Keeping it simple

“No one will ever complain because you have made something too easy to understand.”
~ Tim Radford

This is my copywriting mantra. If I’m ever hesitating over a piece of copy because I think it sounds too simple, I remember these words.

In most cases, business copy doesn’t have to sound academic or sophisticated. But it does have to be clear and easy to understand if you want it to sell.

And this is where plain English can help you.

What is plain English?

Plain English is a way of writing that’s clear, simple, unambiguous and easy to read. 

It conveys your message in a way that’s quick to digest and easy to understand.

Why should I use plain English?

When you use plain English:

Your message will be clear and easy to understand

When you write in plain English everything will be crystal clear, with no ambiguity and no room for misunderstanding.

Your copy will be more efficient

Plain English is quick to read and can usually be digested and understood on the first attempt. This will save your audience time and effort — and they’ll always thank you for that!

You’ll avoid misunderstandings

Keeping your message clear and simple will reduce the risk of misunderstandings and mistakes.

Your message will be accessible to a wider audience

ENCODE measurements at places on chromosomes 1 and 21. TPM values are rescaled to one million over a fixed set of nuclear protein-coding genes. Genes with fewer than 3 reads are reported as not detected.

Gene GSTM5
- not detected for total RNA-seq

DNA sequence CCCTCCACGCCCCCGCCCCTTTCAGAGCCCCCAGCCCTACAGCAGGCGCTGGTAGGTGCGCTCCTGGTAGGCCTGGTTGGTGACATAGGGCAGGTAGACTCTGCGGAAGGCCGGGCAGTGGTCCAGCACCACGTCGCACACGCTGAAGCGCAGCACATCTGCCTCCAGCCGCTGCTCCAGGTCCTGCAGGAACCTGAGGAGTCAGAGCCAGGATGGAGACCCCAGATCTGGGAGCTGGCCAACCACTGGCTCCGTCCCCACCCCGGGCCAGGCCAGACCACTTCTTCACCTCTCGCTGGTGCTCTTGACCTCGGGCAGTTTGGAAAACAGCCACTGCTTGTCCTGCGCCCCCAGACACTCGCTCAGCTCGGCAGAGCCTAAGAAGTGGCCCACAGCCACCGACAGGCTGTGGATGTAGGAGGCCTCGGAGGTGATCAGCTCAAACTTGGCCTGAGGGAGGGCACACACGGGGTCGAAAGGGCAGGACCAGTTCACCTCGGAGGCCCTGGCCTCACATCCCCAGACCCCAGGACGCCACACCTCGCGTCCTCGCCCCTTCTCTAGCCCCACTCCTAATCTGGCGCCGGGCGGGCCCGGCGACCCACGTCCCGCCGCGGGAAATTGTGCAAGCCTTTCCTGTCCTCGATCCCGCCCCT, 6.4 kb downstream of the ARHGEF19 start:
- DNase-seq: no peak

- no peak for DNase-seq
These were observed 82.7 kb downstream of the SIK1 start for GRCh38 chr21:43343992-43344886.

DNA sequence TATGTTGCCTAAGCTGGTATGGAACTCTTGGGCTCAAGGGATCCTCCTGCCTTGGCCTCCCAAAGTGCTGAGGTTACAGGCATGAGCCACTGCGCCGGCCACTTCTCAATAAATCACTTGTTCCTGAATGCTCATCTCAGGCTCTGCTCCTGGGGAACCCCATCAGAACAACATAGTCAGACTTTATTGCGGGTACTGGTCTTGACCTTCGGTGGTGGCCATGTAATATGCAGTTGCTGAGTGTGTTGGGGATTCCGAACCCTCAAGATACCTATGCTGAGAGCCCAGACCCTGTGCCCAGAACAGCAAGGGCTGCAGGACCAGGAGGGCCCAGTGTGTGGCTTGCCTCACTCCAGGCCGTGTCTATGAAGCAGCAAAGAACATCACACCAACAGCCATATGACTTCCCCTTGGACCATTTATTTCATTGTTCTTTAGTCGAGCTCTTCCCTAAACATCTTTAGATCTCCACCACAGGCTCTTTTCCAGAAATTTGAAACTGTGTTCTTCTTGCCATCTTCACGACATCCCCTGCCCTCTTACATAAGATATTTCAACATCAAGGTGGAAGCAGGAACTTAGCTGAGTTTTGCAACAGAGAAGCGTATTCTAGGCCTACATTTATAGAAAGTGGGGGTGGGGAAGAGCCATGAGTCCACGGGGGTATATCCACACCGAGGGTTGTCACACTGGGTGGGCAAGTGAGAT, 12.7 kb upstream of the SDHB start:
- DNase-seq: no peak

Using plain English will make your message more inclusive to people from different backgrounds and with more varied language skills. This could open up new audiences and opportunities for your business.

You’ll keep your audience engaged

When your audience can understand your message, it’s easier to keep them interested and engaged. And when they’re interested in what you have to say, they’ll be more likely to read more of it.

Your copy will do the explaining

When your copy is doing its job, you’ll spend less time answering questions and explaining things. This means you’ll have more time for serving your customers and closing new sales.

How to write in plain English

Now you understand the benefits of writing in plain English, here are some simple rules to help you.

10 Simple rules for writing in plain English

1. Use simple words

Wherever you can, choose simple, effective words that are commonly understood.

If you have to use more official terminology or abbreviations, make sure you explain them in plain English.

2. Keep your sentences and paragraphs short

Experts recommend a maximum of 23 words per sentence. 

You should also aim to vary the length of each sentence to add some variety and keep your readers engaged.

Aim for paragraphs of four lines and under and separate each paragraph with a line space.

3. Simplify your sentences and paragraphs

Make just one or two points in each sentence. This will keep your sentences concise, clear and focused.

Use each paragraph to cover one single idea. This will keep your paragraphs short and manageable.

4. Think about what you’re saying rather than how it sounds

When we get hung up on wanting our writing to sound a certain way, we can forget about making it clear. So focus on the content of your words rather than the tone.